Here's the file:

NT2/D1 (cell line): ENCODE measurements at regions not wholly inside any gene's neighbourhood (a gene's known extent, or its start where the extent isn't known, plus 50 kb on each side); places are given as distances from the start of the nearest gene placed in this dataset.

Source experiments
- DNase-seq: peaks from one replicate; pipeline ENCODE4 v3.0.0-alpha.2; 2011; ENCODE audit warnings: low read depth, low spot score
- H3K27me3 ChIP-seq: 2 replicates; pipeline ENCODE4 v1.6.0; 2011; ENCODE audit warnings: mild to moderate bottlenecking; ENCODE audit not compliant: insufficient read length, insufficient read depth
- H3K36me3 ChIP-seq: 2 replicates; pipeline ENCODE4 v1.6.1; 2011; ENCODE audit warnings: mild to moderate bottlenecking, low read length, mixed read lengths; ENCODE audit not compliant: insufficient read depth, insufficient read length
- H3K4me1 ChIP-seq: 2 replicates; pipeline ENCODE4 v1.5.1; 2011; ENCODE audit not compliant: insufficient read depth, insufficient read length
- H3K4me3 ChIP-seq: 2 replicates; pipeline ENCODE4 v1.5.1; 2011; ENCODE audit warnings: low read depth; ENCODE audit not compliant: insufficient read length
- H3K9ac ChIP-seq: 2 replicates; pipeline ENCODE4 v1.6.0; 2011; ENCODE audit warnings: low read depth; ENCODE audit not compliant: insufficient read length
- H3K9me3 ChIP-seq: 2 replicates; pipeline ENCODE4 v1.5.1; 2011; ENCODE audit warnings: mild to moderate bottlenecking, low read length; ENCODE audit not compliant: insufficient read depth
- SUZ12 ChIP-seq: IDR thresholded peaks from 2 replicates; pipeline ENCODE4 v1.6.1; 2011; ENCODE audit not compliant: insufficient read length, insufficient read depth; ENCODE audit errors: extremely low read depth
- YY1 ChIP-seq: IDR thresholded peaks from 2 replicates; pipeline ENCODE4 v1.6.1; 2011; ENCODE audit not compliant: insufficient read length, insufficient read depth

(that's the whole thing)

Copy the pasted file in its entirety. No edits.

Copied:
NT2/D1 (cell line): ENCODE measurements at regions not wholly inside any gene's neighbourhood (a gene's known extent, or its start where the extent isn't known, plus 50 kb on each side); places are given as distances from the start of the nearest gene placed in this dataset.

Source experiments
- DNase-seq: peaks from one replicate; pipeline ENCODE4 v3.0.0-alpha.2; 2011; ENCODE audit warnings: low read depth, low spot score
- H3K27me3 ChIP-seq: 2 replicates; pipeline ENCODE4 v1.6.0; 2011; ENCODE audit warnings: mild to moderate bottlenecking; ENCODE audit not compliant: insufficient read length, insufficient read depth
- H3K36me3 ChIP-seq: 2 replicates; pipeline ENCODE4 v1.6.1; 2011; ENCODE audit warnings: mild to moderate bottlenecking, low read length, mixed read lengths; ENCODE audit not compliant: insufficient read depth, insufficient read length
- H3K4me1 ChIP-seq: 2 replicates; pipeline ENCODE4 v1.5.1; 2011; ENCODE audit not compliant: insufficient read depth, insufficient read length
- H3K4me3 ChIP-seq: 2 replicates; pipeline ENCODE4 v1.5.1; 2011; ENCODE audit warnings: low read depth; ENCODE audit not compliant: insufficient read length
- H3K9ac ChIP-seq: 2 replicates; pipeline ENCODE4 v1.6.0; 2011; ENCODE audit warnings: low read depth; ENCODE audit not compliant: insufficient read length
- H3K9me3 ChIP-seq: 2 replicates; pipeline ENCODE4 v1.5.1; 2011; ENCODE audit warnings: mild to moderate bottlenecking, low read length; ENCODE audit not compliant: insufficient read depth
- SUZ12 ChIP-seq: IDR thresholded peaks from 2 replicates; pipeline ENCODE4 v1.6.1; 2011; ENCODE audit not compliant: insufficient read length, insufficient read depth; ENCODE audit errors: extremely low read depth
- YY1 ChIP-seq: IDR thresholded peaks from 2 replicates; pipeline ENCODE4 v1.6.1; 2011; ENCODE audit not compliant: insufficient read length, insufficient read depth